The cultural niche: Why social learning is essential for human adaptation

Robert Boyd, Peter J. Richerson, Joseph Henrich

Research output: Contribution to journalArticlepeer-review

669 Scopus citations


In the last 60,000 y humans have expanded across the globe and now occupy a wider range than any other terrestrial species. Our ability to successfully adapt to such a diverse range of habitats is often explained in terms of our cognitive ability. Humans have relatively bigger brains and more computing power than other animals, and this allows us to figure out how to live in a wide range of environments. Here we argue that humans may be smarter than other creatures, but none of us is nearly smart enough to acquire all of the information necessary to survive in any single habitat. In even the simplest foraging societies, people depend on a vast array of tools, detailed bodies of local knowledge, and complex social arrangements and often do not understandwhy these tools, beliefs, and behaviors are adaptive. We owe our success to our uniquely developed ability to learn from others. This capacity enables humans to gradually accumulate information across generations and develop well-adapted tools, beliefs, and practices that are too complex for any single individual to invent during their lifetime.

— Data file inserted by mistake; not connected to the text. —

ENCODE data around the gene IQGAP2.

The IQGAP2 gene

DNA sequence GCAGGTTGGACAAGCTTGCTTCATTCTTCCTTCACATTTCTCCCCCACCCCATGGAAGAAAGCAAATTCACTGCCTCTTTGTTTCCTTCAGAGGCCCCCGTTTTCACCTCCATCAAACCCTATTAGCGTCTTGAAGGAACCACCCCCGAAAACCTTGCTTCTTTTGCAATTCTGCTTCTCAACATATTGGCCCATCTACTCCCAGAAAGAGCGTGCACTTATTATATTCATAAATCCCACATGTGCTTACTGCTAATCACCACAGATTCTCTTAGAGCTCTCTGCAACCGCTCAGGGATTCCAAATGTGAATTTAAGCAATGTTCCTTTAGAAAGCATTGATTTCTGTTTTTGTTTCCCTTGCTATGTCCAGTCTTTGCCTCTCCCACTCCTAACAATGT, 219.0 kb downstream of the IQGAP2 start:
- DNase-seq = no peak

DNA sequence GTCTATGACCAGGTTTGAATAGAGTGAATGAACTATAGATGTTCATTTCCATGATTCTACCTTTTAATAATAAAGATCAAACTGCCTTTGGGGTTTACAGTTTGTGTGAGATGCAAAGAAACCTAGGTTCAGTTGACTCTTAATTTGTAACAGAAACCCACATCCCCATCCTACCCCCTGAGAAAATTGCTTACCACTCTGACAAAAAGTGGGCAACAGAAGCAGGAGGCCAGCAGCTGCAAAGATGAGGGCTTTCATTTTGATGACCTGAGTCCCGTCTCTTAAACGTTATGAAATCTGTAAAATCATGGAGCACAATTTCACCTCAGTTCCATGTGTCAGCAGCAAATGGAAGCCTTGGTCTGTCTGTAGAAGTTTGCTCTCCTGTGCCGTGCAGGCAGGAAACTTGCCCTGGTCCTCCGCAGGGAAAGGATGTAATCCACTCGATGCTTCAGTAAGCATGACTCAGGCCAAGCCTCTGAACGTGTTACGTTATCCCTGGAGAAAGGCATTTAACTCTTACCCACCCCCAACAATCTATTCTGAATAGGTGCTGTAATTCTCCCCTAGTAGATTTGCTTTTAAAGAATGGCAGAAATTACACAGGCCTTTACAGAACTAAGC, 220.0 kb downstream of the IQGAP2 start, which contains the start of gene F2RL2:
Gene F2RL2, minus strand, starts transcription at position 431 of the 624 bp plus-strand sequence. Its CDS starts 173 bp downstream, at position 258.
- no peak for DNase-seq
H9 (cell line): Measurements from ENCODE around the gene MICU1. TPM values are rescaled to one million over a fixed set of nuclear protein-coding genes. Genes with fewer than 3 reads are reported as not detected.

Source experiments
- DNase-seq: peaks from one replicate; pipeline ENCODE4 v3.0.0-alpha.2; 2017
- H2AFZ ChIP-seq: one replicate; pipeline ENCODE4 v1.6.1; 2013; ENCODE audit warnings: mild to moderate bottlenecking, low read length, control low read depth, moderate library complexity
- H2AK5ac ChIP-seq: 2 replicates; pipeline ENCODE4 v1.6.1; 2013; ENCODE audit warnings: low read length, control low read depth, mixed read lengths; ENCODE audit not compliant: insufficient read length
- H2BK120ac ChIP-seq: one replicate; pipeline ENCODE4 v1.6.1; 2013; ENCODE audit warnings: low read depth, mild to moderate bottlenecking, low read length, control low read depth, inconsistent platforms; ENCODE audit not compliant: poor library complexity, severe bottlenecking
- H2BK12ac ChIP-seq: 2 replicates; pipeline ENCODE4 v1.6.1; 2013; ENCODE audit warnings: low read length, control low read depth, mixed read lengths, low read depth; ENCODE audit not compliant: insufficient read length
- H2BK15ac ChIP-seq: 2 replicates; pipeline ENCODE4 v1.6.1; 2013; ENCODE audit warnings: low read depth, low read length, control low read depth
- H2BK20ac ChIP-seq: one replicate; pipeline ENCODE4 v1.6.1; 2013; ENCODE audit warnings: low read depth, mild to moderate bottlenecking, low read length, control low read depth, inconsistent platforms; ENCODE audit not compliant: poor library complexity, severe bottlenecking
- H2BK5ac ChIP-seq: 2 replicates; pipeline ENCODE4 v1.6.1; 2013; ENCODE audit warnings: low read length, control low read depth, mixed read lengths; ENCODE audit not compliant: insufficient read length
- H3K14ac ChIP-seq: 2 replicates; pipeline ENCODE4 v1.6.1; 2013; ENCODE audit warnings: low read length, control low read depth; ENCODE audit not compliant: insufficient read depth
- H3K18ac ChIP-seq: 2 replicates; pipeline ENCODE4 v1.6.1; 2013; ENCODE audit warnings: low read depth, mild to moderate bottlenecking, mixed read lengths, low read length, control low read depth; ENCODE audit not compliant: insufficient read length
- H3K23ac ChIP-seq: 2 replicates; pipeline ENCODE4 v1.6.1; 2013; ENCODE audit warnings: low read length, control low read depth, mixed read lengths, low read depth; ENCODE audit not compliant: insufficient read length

Original languageEnglish (US)
Pages (from-to)10918-10925
Number of pages8
JournalProceedings of the National Academy of Sciences of the United States of America
Issue numberSUPPL. 2
StatePublished - Jun 28 2011
Externally publishedYes


  • Cognitive niche
  • Cultural evolution
  • Human adaptation
  • Human evolution
  • Intelligence

ASJC Scopus subject areas

  • General


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